6

I have a module that in hook_preprocess() checks with drupal_get_http_header() whether Drupal is returning a 403 or 404 error, but in Drupal 8 that function is deprecated, since header handling is being shifted to a Symfony response object.

The used code is similar to the following one.

$header = drupal_get_http_header('Status');

switch ($header) {
  case '403 Forbidden':
    // Add new headers.
    // …
    break;

  case '404 Not Found':
    // Add new headers.
    // …
    break;
}

What code should I use in Drupal 8? If that means to use a different hook, that is fine.

I would also be interested in the case I need to add HTML output to the page. I guess that in this case I should use hook_page_alter(), but I still don't know how to access the response object for the page being served.

1
4

You can subscribe to the Symfony KernelEvents::RESPONSE event:

The RESPONSE event occurs once a response was created for replying to a request

This event allows you to modify or replace the response that will be replied. The event listener method receives a Symfony\Component\HttpKernel\Event\FilterResponseEvent instance.

To do so, create a new module ("response_test" in this example), with the usual .info.yml and .module file.

Then register your event subscriber in the module's services file.

response_test.services.yml

services:
    response_test.response_subscriber:
      class: Drupal\response_test\ResponseSubscriber
      tags:
        - { name: event_subscriber }

Now all you need is the class to handle the event.

lib/Drupal/response_test/ResponseSubscriber.php (src/ResponseSubscriber.php in latest Drupal 8 versions)

namespace Drupal\response_test;

use Symfony\Component\HttpKernel\Event\FilterResponseEvent;
use Symfony\Component\HttpKernel\KernelEvents;
use Symfony\Component\HttpKernel\HttpKernelInterface;
use Symfony\Component\EventDispatcher\EventSubscriberInterface;

class ResponseSubscriber implements EventSubscriberInterface {
  
  public function onRespond(FilterResponseEvent $event) {
    if ($event->getRequestType() !== HttpKernelInterface::MASTER_REQUEST) {
      return;
    }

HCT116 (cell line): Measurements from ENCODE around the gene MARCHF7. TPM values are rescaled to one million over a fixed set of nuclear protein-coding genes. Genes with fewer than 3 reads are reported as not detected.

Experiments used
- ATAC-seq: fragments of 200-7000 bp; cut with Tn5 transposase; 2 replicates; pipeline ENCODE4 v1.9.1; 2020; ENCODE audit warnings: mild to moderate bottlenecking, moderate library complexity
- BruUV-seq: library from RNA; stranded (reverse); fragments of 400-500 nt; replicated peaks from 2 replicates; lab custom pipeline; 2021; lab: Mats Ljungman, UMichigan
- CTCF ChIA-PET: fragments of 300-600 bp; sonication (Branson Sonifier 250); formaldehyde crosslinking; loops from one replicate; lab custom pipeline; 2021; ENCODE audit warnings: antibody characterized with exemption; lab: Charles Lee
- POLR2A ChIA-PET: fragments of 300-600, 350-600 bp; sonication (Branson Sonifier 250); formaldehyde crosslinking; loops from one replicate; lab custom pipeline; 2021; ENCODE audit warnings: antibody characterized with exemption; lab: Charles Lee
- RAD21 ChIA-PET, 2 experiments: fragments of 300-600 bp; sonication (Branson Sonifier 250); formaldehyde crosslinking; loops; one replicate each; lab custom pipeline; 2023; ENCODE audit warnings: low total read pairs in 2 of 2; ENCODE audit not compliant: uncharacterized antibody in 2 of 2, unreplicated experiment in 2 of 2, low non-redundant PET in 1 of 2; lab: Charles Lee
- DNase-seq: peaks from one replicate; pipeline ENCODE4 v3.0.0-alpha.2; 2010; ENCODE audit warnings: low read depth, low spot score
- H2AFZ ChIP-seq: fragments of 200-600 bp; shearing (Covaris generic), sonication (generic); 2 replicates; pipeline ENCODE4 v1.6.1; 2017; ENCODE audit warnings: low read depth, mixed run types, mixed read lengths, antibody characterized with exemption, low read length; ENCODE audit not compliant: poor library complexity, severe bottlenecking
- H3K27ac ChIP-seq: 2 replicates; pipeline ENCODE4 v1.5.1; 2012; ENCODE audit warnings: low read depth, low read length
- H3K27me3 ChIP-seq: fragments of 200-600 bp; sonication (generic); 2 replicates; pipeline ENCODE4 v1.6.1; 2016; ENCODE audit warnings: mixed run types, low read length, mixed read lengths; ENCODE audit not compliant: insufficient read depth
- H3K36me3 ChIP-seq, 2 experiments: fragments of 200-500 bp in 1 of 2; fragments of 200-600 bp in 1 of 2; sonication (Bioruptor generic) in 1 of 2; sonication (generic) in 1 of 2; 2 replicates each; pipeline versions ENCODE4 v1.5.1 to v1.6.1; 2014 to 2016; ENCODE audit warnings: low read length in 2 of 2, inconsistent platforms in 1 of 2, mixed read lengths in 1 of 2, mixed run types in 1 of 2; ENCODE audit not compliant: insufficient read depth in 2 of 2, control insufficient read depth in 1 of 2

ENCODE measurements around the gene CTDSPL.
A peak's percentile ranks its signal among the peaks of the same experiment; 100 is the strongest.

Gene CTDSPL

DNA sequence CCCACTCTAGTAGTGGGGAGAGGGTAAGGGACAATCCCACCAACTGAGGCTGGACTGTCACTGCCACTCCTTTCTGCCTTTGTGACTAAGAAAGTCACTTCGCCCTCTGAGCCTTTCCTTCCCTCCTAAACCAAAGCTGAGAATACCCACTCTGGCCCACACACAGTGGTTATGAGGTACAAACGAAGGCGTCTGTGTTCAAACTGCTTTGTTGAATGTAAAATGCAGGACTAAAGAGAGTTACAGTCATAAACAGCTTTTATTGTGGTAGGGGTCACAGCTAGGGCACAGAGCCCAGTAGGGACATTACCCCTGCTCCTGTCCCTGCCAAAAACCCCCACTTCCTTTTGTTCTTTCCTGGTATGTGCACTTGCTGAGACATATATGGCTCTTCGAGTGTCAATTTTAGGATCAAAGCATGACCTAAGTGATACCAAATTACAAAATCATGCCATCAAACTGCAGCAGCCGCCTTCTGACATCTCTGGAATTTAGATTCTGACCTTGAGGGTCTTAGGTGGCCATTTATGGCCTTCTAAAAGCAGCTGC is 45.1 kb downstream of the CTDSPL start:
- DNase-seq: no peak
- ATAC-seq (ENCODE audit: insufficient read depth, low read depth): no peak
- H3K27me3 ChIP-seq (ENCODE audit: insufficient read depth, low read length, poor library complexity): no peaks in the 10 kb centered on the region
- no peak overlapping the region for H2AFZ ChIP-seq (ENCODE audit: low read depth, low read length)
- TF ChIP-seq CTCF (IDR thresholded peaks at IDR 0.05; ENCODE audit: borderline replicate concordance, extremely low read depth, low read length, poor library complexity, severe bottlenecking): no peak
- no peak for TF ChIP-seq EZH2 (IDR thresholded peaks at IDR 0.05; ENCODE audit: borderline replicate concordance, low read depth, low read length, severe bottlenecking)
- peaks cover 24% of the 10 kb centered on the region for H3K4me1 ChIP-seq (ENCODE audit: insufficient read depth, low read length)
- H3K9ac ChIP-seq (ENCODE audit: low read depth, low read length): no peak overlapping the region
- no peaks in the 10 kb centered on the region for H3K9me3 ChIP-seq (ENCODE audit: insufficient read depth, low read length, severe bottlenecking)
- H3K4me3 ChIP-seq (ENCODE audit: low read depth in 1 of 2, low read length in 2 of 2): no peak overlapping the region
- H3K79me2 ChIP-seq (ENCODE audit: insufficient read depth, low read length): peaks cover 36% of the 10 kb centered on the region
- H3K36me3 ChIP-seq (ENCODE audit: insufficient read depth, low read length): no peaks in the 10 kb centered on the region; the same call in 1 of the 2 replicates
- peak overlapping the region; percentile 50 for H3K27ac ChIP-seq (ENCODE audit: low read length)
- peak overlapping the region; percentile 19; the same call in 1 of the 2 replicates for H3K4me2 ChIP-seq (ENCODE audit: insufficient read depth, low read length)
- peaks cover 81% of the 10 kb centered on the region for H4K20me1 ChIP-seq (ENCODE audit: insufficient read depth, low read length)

$response = $event->getResponse();
    if ($response->getStatusCode() == 404) {
      // Prepare a new Symfony\Component\HttpFoundation\Response and use
      $event->setResponse($new_response);

      // or call one of the setter methods on $response, the changes will persist
    }
  }
  
  public static function getSubscribedEvents() {
    $events[KernelEvents::RESPONSE][] = array('onRespond');
    return $events;
  }
  
}

I'm a little unsure about changing the HTML content in this context; you have access to $response->getContent() and $response->setContent() so you can manipulate the raw string directly, but as far as I can tell everything's already rendered at this point.

3
  • Should lib/Drupal/response_test/ResponseSubscriber.php be src/EventSubscriber/ResponseSubscriber.php ? – Chris Happy Jun 21 at 22:08
  • Curious, because I referenced your answer here: drupal.stackexchange.com/a/303690 (Great answer, BTW) – Chris Happy Jun 21 at 22:09
  • 1
    @ChrisHappy On earlier versions, Drupal didn't follow PSR-4; that's why the class file is said to be in that directory. Event subscriber classes aren't required to be in the EventSubscriber directory, although that is the directory usually used from Drupal core modules. – apaderno Jun 22 at 7:19
3

To check for error codes you can use the following snippet. It won't work for 200 status codes though. Since there's no exception.

use Symfony\Component\HttpKernel\Exception\HttpExceptionInterface;

$exception = \Drupal::requestStack()->getCurrentRequest()->attributes->get('exception');
if ($exception instanceof HttpExceptionInterface) {
  $status_code = $exception->getStatusCode();
  // ...
}

I'm unsure if it's safe to assume that the status code must be 200 if there's no exception in the first place. If yes you could use the following snippet to cover a 200er response.

if (!\Drupal::requestStack()->getCurrentRequest()->attributes->has('exception')) {
  $status_code = '200';
}
8
  • The request attribute exception is only present in a subrequest, which Drupal uses to build a themed 403/404 response with configurable content. The standard exception handling, which takes place in the main request, does not use this attribute. The status code is accessible in the exception thrown and once handled by KernelEvents::EXCEPTION in the response. Which don't necessarily contain the same status code, the exception subscriber can put in the response what it wants. – 4k4 Nov 16 '19 at 11:08
  • See for example drupal.stackexchange.com/questions/231195/… – 4k4 Nov 16 '19 at 11:15
  • @4k4 – So using this snippet if there's an exception the status code returned always only can be 403 or 404, right? So the assumption that if no exception is returned the status code must be 200 is not entirely safe, right? And to always get the current request's status code I'd need an event subscriber? That I can create a service for and inject it where I want to get the status code then? – leymannx Nov 17 '19 at 11:57
  • The only thing you can tell by the absence of this attribute in the request is that you are not in this special kind of subrequest. It's hard to explain this is one comment. Drupal uses this subrequest to start the page building again, after the page building of the main request was interrupted by an exception. Now for a different path of the content the user has configured to be the error page, and when the subrequest is finished, it puts the rendered content in the response of the main request. – 4k4 Nov 17 '19 at 14:55
  • 1
    Link /admin/config/system/site-information and explain the visibility is for these configurable error pages and the options in this context would then be "403 page" "404 page" and "no error page" – 4k4 Nov 17 '19 at 16:43

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